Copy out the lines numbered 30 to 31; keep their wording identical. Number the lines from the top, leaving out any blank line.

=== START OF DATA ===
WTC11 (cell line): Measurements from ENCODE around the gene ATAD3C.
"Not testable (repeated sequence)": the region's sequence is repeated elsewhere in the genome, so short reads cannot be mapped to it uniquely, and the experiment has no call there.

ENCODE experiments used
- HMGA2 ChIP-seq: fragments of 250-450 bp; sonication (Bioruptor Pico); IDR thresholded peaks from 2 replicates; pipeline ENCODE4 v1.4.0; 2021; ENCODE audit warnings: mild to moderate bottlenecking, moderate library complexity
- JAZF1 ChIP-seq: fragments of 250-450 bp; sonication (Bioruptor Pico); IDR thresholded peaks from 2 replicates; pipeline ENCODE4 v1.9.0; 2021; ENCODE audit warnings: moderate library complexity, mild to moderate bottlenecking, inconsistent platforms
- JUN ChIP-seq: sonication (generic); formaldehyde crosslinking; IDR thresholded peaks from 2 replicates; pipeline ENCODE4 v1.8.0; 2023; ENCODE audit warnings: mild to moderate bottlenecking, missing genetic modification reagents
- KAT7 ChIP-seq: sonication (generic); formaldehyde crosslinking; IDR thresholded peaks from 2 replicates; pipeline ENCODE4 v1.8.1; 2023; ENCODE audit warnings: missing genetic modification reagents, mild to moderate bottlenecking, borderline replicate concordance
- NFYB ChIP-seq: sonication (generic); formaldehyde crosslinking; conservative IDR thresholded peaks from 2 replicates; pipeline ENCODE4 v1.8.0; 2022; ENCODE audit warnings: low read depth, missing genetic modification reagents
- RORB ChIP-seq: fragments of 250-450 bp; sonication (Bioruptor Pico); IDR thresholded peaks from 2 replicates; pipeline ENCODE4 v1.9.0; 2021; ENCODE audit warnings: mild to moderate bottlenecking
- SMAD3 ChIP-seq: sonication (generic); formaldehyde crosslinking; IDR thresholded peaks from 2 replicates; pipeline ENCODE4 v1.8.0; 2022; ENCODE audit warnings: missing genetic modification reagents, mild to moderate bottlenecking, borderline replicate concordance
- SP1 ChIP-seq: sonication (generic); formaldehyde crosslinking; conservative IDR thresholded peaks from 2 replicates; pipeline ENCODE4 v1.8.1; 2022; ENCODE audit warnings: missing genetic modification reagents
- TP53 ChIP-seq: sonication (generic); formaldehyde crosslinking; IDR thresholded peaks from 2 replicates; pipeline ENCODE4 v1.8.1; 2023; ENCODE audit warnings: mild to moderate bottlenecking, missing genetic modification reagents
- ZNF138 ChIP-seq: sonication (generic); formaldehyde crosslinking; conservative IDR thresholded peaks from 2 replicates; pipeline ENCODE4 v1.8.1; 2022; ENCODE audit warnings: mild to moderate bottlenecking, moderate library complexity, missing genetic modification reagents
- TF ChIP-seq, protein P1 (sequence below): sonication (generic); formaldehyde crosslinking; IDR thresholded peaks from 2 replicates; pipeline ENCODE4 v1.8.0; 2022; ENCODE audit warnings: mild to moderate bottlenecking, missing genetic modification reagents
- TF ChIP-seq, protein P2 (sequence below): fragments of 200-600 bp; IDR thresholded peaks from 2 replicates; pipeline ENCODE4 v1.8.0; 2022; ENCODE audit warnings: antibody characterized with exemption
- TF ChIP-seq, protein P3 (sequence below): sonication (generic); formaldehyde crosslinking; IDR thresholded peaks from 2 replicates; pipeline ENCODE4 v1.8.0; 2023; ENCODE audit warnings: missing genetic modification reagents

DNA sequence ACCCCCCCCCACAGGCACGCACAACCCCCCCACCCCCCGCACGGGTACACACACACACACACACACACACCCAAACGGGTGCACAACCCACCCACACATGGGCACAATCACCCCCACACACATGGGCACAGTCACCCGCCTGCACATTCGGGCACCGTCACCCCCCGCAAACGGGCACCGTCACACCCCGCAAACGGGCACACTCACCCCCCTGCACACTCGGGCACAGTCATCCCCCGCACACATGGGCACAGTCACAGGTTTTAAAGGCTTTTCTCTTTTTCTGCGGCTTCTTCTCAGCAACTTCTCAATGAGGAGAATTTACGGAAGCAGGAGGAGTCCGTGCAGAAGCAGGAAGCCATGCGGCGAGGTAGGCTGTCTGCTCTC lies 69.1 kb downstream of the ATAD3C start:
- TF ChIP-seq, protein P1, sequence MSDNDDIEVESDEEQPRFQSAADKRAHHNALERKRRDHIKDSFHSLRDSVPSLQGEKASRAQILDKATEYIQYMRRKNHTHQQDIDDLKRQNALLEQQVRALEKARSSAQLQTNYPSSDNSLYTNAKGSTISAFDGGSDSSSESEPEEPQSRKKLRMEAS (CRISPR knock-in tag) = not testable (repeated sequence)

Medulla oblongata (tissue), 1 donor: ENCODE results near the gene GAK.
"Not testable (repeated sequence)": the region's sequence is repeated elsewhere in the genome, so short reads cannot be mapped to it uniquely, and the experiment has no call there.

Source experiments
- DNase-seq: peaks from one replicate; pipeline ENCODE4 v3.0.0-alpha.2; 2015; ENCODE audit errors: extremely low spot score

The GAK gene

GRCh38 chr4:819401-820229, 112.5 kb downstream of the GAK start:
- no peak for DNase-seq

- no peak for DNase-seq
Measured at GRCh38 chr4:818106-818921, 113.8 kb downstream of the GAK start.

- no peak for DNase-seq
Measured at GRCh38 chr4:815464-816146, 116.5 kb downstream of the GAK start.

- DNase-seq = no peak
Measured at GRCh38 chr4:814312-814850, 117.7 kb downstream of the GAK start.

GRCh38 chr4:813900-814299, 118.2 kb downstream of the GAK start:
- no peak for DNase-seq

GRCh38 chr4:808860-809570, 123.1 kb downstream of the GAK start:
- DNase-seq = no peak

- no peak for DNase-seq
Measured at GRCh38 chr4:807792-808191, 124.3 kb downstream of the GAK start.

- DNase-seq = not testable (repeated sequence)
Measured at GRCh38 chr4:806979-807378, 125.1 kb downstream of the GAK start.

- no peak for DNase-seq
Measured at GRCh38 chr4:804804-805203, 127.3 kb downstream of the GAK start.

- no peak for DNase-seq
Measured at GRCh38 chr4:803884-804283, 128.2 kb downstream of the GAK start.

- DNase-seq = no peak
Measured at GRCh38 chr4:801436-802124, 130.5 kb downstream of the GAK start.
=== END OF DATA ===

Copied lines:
- DNase-seq = no peak
Measured at GRCh38 chr4:814312-814850, 117.7 kb downstream of the GAK start.